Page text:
Dandelion Humility

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I meet the dandelions at their level.

On my stomach in the backyard, I notice the grass needs to be mowed–it’s getting on four or five inches tall. The bright yellow weeds poke their heads out, leaning toward the sun like she’s their mother, like that’s where they get the family resemblance.

Dandelions are an emblem of humility, I decide. They don’t think more of themselves than they truly are (spoiler alert: they’re a weed) but neither do they think less of themselves than they rightfully deserve. Look at the way they populate without apology, like the lawn is their Eden and the sun has just commanded them be-fruitful-and-multiply.

As a result, they’re the most unpretentious floret around, sprinkling the landscape with a quiet happiness, bowing left and right to the source of their life.

My proverbial hat to you, Dandelion the Humble. Out of curiosity, I look up the definition of “bow.” Merriam and Webster say it is “to cease from competition or resistance” and “to incline [the head] especially in respect or submission.”

The dandelions make me think of competing gladiators, those stubborn, resilient weeds of the Roman Empire. One bested warrior sinks to his knees before his opponent, bowing his head to expose the back of his neck, the fragile vertebrae and fibrous nerves that will shatter and split under the incising of a steel blade.
Or civilians, taken into captivity by an invading army, bowing to the General, entrusting their lives to him–their faith that, in ceasing resistance and submitting to vulnerability, they will be shown mercy.

∴ ∴ ∴

I think about mowing the backyard, to earn my keep, but then I would decapitate the dandelions. Besides, Mom and Dad aren’t making me earn my keep. I won’t have any dues until August, because I’m still paying rent at a house in the city.

I moved back home with three months to go because I need something from my dad that I can get nowhere else–a voice. A voice telling me who I am, what I’m worth. It’s also a season of refathering with God, the ultimate voice, which actually looks like silence, stillness, and afternoons in the sunshine watching dandelions grow.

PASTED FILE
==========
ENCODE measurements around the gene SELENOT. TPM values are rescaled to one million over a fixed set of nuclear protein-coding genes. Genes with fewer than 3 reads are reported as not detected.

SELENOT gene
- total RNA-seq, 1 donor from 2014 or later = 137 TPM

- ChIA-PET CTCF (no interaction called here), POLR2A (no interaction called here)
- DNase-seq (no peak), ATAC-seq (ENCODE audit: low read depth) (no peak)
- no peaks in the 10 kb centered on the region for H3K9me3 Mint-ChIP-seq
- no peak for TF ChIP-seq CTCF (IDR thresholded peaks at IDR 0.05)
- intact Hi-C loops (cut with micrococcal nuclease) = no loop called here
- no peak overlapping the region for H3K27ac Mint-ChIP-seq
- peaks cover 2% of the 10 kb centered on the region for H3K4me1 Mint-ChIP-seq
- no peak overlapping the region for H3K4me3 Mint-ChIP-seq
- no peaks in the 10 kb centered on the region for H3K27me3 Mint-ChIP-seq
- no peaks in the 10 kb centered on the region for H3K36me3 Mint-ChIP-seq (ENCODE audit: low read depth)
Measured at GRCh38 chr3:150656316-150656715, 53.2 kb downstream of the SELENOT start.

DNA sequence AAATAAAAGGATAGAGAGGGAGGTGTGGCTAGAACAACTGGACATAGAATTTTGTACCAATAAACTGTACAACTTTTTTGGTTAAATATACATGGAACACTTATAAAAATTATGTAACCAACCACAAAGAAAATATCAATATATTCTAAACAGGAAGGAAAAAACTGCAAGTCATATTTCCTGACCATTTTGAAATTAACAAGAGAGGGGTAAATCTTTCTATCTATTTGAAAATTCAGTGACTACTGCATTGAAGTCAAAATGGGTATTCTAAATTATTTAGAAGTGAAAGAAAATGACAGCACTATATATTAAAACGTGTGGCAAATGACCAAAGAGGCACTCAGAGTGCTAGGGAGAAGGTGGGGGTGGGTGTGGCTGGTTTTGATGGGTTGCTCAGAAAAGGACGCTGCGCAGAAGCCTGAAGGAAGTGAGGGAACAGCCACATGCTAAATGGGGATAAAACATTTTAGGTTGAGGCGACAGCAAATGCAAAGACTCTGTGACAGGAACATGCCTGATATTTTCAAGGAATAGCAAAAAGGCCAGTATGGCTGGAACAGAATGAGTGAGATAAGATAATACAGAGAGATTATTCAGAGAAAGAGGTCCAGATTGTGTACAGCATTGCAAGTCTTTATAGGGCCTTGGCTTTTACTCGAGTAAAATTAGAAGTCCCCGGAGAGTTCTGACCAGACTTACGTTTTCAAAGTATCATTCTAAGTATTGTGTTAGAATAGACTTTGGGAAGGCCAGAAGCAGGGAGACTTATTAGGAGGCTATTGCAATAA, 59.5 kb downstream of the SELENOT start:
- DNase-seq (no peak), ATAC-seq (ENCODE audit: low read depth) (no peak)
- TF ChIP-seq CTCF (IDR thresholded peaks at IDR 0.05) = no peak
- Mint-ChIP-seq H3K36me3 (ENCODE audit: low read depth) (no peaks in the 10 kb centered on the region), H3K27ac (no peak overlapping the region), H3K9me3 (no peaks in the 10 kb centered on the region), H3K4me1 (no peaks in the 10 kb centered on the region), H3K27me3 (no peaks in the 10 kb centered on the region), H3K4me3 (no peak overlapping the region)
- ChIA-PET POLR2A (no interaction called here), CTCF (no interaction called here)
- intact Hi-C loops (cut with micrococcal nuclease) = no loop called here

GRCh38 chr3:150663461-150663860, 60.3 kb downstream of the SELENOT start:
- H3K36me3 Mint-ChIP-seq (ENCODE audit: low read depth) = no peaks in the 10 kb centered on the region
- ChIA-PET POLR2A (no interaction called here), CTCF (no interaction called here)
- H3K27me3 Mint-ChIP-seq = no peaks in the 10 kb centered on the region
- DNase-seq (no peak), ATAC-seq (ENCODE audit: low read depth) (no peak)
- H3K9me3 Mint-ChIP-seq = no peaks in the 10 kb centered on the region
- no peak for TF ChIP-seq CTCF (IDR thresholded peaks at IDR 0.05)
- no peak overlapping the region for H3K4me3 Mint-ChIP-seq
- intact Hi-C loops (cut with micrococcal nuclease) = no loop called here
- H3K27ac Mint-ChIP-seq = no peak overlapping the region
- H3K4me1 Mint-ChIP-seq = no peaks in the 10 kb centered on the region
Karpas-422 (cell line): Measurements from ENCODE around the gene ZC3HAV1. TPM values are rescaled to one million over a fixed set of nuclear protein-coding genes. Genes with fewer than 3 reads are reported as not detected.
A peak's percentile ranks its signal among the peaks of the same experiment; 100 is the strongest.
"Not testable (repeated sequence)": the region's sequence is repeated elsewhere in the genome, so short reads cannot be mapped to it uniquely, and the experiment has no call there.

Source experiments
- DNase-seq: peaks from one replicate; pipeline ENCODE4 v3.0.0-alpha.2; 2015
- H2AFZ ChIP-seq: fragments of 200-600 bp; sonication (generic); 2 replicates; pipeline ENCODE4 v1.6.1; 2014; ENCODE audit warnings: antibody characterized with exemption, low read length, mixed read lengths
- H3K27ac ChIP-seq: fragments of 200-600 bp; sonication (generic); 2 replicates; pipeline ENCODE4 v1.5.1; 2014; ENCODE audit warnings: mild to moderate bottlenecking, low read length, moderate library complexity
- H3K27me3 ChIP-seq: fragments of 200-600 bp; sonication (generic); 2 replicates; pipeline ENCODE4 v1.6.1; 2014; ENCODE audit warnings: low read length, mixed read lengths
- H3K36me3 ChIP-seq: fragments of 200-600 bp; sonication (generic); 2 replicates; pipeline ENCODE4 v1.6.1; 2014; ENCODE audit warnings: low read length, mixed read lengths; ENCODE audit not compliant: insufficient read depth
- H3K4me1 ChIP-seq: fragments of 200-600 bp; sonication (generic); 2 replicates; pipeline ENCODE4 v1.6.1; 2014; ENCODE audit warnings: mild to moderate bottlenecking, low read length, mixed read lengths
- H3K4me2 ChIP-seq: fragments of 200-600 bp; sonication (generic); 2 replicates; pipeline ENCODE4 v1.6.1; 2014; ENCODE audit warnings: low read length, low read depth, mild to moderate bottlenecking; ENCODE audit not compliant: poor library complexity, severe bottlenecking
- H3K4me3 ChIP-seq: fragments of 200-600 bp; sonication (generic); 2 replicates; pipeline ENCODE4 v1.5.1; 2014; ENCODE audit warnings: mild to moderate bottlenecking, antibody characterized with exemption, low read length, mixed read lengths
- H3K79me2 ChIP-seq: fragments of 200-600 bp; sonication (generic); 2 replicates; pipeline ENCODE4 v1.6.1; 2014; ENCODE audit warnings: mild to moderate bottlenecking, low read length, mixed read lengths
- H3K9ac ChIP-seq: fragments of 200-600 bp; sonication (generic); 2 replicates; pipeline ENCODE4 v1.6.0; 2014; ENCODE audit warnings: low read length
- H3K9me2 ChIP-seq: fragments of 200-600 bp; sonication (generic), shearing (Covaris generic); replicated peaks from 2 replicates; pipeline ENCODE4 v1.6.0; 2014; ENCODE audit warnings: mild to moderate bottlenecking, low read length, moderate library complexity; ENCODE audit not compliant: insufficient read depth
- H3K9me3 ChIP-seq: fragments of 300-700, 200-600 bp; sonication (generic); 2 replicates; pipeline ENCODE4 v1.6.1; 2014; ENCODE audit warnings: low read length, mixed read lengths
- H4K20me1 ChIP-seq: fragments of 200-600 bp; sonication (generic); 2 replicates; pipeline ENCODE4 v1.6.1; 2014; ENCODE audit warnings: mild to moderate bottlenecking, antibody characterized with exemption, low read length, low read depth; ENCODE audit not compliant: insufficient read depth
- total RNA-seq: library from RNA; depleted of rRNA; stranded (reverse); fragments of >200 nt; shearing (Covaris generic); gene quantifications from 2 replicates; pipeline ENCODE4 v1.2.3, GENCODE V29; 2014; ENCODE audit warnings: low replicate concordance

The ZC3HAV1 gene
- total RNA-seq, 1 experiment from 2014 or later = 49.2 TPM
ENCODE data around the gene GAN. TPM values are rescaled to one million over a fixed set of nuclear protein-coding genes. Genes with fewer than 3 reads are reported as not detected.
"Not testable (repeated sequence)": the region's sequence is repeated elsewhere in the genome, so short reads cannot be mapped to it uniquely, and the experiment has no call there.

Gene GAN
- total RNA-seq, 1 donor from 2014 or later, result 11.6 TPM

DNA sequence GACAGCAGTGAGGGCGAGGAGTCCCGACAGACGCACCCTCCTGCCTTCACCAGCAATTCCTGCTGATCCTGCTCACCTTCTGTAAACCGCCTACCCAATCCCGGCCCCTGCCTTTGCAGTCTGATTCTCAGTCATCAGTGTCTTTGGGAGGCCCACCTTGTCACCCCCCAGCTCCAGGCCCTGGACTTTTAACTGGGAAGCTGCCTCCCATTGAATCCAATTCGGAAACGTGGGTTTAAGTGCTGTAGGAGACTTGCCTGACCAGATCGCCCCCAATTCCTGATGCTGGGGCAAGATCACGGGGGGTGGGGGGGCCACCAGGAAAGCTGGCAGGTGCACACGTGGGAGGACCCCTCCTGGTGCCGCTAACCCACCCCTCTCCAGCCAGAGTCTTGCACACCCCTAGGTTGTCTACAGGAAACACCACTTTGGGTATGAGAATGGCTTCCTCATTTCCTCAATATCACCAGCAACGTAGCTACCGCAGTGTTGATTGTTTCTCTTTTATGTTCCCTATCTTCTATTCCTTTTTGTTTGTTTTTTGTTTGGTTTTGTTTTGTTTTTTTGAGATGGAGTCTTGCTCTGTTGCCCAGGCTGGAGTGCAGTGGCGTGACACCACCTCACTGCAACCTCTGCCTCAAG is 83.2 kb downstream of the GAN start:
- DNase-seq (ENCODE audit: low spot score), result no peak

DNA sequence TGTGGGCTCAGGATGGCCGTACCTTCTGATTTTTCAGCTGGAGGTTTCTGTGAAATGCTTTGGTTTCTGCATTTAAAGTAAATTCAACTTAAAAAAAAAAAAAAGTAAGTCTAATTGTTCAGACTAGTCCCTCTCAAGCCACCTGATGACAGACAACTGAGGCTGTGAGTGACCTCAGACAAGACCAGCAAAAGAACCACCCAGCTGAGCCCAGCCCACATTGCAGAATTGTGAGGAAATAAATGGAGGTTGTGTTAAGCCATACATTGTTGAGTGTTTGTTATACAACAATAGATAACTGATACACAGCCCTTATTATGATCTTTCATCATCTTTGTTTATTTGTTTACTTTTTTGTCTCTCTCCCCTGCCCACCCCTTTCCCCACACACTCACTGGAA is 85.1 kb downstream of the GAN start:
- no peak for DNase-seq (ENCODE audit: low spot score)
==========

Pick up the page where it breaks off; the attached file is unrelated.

It’s a season to observe humility. Learning the cadence of brokenness, openness, and receptivity like seeds of a dandelion that loosen with the slightest breeze, catching in the sunbaked earth, sprouting offspring. Learning who you are and where you come from, so your life will carryover the impact of one who is loved.

I bow to the dandelion, student of humility.

∴ ∴ ∴

One of the things God did voice to me was his promise to take care of me. Among the major transitions of the spring was my decision to write full-time. I stopped job-hunting, come what may, and started writing. And waiting.

And waiting some more.

And now I am stressing about how to pay rent at a house I’m living in. Bow to the inevitable penury of the life of a struggling writer!

Until I come out here, to these fields of green and gold, and hear the long-standing promise of a Teacher of humility: Look at the flowers, how they grow…they do not toil or spin, yet I promise you, not even King Solomon dressed as gloriously. If your Father so clothes the grass, alive today and fading tomorrow, how much more will he clothe you, you of little faith!*

Faith. The act of bowing before your lord, exposing the vulnerable places of your life, and trusting that you will receive mercy.

Humility. To see yourself as you truly are, nothing more and nothing less, as he dictates. And he says I am at least a higher priority than the dandelions…

Voice. To confess who you are, to speak it aloud. To know your worth and declare it. (Isn’t it the first thing they teach you in a writing class? “Find your voice. No one else can write like you.”) And how do you learn his voice–the ultimate authority on words–except to be silent and listen, to hear from the time you are a seedling that. you. matter.?

And how do you cultivate your inner voice except to bow to his, stopping your silly resistance to needing validation, submitting to the humility of receiving help, and demonstrating faith that people will hold your vulnerability with mercy.

Oh, to meet the Lord on his level! To be lifted out of the gravitational pull of worry and striving and self-sufficiency, to be like a dandelion of the field, casting her crowns.

Here today, gone tomorrow, I am a seedling on the wind.

But this fragile, soon-forgotten life is re-sowing seed of a simple, bowing promise: that love will take care of you, and never let you go.

 

 

 

 

 

 

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